The federal bank-fraud case against former Cay Clubs Resorts and Marinas executives goes to the jury this week in Miami.
Defense attorneys for company founder Fred D. "Dave" Clark, 57, and wife Cristal Coleman Clark, 41, a Cay Clubs manager, rested their case Thursday.
After U.S. District Judge Jose E. Martinez denied the defense's motion for a directed acquittal, the prosecution and defense made their closing arguments Monday. Jury deliberations in the Cay Clubs' $300 million collapse -- described by prosecutors as a Ponzi scheme -- were expected to begin after Martinez delivered instructions to the jury Tuesday.
"It is Dave Clark's theory of defense that he acted in good faith and he did not have any intent to defraud," defense attorneys Todd Foster and Valentin Rodriguez said in a Friday filing on proposed jury instructions.
"As to the bank-fraud counts and bank-fraud conspiracy count relating to Cay Clubs, Dave Clark's position is that he relied in good faith on the advice of professionals, including lawyers and accountants," his attorneys contend.
"A scheme to defraud is not necessarily to be inferred from business adversity or unprofitable ventures," another defense filing says. "Mere puffing and exaggerated enthusiasm do not constitute legal fraud."
The primary counts against the Clarks accuse them of bank fraud by providing false information and artificially inflated property values to obtain mortgages for buyers of the condo-hotel units, and using the mortgage payouts for unpermitted expenses.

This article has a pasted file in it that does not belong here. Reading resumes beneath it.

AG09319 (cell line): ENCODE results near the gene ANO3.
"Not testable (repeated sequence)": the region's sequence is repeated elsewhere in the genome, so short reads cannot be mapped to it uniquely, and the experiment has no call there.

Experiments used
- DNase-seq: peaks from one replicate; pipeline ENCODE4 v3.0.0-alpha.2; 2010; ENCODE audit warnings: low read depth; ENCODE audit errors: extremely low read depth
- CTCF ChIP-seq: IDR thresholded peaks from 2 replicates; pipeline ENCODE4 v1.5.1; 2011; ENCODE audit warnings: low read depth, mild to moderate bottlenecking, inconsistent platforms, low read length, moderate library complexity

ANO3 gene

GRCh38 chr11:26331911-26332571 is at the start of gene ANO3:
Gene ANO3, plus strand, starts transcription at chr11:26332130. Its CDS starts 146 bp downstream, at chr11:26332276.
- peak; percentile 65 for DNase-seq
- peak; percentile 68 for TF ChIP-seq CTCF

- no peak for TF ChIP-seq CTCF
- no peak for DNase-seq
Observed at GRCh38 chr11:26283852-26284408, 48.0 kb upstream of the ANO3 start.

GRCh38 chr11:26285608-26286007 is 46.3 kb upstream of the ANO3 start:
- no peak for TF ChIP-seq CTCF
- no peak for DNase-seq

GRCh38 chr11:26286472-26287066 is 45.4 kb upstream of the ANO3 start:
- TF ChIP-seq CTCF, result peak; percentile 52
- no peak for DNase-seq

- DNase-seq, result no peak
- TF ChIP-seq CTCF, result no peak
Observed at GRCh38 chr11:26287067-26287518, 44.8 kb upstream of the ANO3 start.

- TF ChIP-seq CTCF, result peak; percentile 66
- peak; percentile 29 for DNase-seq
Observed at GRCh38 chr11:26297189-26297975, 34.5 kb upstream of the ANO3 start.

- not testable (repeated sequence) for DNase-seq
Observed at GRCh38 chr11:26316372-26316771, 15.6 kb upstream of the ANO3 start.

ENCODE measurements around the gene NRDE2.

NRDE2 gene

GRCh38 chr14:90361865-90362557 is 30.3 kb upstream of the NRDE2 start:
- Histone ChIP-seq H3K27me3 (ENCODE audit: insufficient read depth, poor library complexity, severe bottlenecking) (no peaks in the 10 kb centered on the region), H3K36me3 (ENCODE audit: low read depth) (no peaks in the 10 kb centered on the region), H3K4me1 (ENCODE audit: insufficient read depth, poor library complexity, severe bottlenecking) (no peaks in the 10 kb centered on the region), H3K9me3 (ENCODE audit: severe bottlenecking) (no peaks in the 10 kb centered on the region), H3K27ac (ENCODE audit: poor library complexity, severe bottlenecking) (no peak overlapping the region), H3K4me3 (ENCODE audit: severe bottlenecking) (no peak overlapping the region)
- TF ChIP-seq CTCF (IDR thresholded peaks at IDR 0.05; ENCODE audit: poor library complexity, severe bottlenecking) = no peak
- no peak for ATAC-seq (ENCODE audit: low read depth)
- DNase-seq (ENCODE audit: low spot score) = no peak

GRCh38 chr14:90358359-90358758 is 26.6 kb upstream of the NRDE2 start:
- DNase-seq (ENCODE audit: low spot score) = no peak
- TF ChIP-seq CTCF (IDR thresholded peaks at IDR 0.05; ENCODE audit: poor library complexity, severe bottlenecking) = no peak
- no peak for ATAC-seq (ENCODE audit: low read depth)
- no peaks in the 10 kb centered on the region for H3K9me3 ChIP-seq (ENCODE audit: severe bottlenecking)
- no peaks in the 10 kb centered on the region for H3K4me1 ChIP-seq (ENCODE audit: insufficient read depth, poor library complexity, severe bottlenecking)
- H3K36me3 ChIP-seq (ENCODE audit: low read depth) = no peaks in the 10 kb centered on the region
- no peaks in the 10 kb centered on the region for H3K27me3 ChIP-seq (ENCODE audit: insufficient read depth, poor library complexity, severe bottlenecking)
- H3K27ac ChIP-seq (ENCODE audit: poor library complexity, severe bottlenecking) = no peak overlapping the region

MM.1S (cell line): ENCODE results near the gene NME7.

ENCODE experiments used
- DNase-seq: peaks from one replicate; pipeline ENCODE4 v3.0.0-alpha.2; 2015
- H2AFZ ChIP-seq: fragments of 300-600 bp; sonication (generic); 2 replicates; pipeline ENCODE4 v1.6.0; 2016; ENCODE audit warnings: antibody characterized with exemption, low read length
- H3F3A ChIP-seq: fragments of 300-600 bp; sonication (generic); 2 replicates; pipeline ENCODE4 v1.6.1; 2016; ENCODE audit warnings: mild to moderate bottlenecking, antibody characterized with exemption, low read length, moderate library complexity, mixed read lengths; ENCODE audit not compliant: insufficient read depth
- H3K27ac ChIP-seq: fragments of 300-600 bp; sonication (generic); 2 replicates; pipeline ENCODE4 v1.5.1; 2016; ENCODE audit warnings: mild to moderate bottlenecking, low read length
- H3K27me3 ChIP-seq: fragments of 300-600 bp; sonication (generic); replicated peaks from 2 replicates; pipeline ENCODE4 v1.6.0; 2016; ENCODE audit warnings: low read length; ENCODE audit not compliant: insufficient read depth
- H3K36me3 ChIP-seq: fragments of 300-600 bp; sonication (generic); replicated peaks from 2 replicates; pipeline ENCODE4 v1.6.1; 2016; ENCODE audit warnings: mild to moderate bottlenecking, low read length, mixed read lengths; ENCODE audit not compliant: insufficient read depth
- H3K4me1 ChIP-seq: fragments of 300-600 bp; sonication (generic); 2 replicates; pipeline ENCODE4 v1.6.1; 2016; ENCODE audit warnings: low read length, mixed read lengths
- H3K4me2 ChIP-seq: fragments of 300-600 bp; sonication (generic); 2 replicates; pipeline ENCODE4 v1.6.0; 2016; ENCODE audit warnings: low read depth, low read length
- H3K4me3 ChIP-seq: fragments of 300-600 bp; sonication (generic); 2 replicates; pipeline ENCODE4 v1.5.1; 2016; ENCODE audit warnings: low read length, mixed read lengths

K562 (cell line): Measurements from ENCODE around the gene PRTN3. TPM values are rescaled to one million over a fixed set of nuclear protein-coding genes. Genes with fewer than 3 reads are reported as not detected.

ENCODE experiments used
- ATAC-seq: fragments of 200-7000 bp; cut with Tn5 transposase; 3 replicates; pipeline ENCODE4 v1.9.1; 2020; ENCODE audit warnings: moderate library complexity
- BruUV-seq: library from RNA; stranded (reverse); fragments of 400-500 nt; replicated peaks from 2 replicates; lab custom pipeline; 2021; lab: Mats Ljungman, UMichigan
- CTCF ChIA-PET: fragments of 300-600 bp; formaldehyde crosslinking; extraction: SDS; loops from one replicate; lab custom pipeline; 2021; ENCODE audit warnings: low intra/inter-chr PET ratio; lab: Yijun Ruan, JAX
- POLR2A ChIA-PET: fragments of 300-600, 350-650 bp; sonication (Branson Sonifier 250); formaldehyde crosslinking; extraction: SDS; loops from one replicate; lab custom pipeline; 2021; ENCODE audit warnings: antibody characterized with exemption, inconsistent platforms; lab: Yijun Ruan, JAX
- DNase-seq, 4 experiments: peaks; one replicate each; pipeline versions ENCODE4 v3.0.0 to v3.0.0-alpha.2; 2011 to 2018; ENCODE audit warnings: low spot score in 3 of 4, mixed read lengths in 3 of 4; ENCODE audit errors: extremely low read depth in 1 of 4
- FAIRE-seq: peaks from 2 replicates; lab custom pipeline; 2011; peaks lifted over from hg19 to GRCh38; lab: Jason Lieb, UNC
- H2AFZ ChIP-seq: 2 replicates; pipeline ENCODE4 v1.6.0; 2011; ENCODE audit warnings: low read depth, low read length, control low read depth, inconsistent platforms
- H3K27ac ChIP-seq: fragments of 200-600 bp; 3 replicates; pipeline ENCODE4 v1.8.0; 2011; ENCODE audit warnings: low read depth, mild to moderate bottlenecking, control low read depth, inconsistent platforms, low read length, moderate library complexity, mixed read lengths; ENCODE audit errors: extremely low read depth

Cay Clubs, founded in 2004 and based in the Upper Keys, aimed to convert existing resorts in the Keys, Clearwater and Las Vegas into luxury condo-hotels. Buyers for individual units were solicited with forecasts of high income from future rentals.
By 2008, the firm failed under pressure to meet financial commitments and the inability to perform promised renovations. Banks and about 1,400 investors lost an estimated total of $300 million.
It became a Ponzi scheme when Cay Clubs executives realized by mid-2005 that Cay Clubs "was not the successful business [the Clarks and salesmen] claimed it was," prosecutors said in a filing. "By April 2005, in Ponzi scheme fashion, [Cay Clubs] began using new investor funds to pay leaseback returns to earlier investors."
Undisclosed insider sales between company executives created a bogus record of skyrocketing property value, prosecutors argued. Other expenses, including leaseback payments to the buyer, were improperly included in the mortgage.
During the five-week trial that opened July 8, online court documents indicate many of the court arguments centered on the relevance of expert witnesses and admissibility of records, including e-mails.
The Clarks also are charged with mail fraud in connection with the use of a Tavernier mailing address to skim money from a Cayman Islands pawn-and-loan business they co-owned with other investors. The U.S. Marshals Service took them into custody in Central America last year.
Each of the multiple counts carries maximum penalties of 20 years or more. If the Clarks are convicted, prosecutors plan to seek forfeiture of about $2.7 million in cash and property.
Two former Cay Clubs executives got five years in federal prison in exchange for testifying against the Clarks.